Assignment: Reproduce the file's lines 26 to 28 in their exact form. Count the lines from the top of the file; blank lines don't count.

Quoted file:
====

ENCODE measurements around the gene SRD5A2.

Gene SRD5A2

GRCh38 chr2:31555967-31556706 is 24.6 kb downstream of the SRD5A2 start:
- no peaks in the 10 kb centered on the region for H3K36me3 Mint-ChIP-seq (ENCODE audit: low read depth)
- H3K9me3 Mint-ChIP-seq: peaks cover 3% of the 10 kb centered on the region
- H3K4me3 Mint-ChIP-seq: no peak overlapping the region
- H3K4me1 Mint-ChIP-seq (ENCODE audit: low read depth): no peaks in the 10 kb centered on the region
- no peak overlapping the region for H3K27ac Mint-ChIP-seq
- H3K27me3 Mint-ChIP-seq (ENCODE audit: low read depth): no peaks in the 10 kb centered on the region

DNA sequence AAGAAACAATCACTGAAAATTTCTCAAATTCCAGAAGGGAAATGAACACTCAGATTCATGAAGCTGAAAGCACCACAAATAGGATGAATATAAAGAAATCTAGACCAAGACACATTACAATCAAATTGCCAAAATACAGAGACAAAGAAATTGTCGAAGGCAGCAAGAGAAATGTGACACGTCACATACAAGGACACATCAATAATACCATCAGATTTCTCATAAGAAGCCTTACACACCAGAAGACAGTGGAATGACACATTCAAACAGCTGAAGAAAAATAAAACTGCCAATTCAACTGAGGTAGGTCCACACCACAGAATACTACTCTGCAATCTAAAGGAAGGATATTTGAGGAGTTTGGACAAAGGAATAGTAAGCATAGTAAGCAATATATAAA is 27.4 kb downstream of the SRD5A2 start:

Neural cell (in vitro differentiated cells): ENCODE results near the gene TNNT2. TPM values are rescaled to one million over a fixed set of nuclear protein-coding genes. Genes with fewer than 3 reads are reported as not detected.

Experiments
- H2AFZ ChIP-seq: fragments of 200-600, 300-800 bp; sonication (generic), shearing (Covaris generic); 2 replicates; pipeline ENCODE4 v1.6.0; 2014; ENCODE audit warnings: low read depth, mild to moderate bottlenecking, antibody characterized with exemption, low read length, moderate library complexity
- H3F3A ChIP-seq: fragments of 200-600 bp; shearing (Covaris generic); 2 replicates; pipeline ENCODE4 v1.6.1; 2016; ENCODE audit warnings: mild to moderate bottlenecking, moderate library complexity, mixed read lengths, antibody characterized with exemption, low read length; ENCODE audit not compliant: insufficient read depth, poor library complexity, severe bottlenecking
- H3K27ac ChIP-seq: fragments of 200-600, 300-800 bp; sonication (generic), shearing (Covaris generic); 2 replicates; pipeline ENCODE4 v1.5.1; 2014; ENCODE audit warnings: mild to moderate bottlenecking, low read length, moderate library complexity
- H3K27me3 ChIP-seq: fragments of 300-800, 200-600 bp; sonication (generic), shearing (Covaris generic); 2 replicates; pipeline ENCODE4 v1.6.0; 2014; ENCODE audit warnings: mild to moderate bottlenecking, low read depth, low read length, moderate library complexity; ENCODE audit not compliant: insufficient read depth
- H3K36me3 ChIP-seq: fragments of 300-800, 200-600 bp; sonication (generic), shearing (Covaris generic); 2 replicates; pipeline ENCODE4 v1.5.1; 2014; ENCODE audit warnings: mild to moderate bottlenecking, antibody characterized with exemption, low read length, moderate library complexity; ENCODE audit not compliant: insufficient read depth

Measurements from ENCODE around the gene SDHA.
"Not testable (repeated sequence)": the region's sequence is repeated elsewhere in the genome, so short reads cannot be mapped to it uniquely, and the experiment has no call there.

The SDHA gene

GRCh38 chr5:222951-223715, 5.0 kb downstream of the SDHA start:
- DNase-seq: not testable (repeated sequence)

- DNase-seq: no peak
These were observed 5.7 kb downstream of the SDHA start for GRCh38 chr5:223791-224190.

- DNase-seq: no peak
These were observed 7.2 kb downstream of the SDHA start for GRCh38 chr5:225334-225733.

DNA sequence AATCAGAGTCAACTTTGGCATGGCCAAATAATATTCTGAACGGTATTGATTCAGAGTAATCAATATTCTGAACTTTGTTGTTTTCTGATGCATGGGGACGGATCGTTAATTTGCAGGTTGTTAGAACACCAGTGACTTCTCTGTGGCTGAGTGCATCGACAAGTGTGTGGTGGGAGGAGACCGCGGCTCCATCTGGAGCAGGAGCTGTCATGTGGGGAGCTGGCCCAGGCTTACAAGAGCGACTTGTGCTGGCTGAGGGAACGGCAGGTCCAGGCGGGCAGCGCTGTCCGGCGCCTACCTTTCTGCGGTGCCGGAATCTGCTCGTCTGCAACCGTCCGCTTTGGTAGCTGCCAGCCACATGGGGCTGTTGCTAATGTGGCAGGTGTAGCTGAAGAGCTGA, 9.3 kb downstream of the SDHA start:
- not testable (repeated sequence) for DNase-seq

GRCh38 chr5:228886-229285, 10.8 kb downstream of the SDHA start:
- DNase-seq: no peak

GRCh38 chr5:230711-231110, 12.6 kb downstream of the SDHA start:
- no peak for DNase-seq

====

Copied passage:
These were observed 7.2 kb downstream of the SDHA start for GRCh38 chr5:225334-225733.

DNA sequence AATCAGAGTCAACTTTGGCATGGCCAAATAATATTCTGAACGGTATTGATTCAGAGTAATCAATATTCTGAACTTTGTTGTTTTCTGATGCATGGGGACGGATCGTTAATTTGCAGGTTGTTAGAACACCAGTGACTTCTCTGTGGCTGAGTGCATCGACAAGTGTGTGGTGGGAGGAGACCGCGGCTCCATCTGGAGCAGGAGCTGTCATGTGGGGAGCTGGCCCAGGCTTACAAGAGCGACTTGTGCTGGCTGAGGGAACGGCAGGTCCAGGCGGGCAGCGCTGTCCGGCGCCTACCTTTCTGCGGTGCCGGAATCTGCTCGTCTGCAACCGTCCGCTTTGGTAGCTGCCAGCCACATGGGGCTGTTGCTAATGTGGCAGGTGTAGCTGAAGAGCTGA, 9.3 kb downstream of the SDHA start:
- not testable (repeated sequence) for DNase-seq